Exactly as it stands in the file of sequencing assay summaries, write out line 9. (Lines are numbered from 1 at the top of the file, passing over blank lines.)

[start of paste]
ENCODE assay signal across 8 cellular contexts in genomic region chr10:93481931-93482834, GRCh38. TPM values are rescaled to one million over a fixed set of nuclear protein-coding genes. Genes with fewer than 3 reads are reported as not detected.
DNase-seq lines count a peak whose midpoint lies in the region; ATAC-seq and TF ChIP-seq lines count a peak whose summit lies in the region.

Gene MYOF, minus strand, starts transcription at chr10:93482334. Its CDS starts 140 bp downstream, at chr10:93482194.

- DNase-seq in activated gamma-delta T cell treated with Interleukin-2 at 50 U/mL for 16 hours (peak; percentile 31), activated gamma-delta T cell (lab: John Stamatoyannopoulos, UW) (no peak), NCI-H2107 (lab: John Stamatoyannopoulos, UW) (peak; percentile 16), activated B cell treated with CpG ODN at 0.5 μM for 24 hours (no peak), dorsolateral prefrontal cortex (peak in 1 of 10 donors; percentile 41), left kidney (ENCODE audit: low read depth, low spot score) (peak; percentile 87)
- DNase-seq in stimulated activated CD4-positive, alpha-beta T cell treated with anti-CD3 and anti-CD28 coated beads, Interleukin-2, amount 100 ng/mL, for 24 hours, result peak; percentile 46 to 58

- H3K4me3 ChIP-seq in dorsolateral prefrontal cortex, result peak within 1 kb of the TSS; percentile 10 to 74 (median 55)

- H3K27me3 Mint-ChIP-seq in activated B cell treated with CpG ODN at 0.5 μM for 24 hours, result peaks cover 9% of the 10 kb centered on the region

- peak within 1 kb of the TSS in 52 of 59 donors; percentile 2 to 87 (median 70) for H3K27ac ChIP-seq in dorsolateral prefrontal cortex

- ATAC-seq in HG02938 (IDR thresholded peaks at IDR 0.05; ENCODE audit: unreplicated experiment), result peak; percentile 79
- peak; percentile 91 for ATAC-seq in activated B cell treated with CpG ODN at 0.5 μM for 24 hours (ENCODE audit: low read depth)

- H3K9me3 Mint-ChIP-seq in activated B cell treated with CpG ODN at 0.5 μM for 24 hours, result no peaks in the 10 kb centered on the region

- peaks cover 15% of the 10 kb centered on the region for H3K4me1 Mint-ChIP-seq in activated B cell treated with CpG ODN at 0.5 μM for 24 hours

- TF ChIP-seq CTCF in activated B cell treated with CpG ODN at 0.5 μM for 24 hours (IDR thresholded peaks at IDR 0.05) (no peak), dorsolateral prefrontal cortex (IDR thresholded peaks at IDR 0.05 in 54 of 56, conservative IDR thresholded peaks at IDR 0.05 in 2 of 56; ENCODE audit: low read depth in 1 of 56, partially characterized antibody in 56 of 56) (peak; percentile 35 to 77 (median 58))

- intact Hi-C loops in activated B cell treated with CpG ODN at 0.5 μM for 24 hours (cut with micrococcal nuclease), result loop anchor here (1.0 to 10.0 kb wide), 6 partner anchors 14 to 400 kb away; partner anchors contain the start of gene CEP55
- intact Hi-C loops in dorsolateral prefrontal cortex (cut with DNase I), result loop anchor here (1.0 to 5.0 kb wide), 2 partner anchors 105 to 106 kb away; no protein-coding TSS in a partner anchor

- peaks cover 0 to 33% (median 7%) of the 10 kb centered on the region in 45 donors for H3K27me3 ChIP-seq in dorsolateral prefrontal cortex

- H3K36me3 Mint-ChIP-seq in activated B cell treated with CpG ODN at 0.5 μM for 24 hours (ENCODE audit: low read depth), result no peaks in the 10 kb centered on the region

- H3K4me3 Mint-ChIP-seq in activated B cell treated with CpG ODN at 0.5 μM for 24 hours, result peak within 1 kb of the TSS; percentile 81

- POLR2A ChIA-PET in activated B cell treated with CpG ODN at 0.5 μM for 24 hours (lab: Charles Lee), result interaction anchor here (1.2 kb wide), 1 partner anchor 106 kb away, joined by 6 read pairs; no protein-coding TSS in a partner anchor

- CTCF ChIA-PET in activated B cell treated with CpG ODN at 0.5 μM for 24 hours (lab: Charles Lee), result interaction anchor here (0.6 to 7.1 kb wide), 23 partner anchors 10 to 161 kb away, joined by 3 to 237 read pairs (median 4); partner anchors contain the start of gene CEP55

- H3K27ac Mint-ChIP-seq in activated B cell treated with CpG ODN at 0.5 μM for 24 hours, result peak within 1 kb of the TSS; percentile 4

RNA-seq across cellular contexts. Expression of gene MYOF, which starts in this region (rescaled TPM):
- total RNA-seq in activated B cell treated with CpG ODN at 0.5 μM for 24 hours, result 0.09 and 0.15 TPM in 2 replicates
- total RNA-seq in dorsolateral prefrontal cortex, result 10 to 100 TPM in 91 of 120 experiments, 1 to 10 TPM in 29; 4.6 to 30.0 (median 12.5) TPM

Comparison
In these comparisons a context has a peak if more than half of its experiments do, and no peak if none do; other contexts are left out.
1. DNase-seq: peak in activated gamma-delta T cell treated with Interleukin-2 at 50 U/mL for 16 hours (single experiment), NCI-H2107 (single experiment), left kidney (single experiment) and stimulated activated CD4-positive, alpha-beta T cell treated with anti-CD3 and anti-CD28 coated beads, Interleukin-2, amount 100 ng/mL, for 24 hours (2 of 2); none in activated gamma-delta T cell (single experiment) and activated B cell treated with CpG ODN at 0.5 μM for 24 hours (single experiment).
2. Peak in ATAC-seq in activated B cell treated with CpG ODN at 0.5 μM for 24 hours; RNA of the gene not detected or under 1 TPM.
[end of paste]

- ATAC-seq in HG02938 (IDR thresholded peaks at IDR 0.05; ENCODE audit: unreplicated experiment), result peak; percentile 79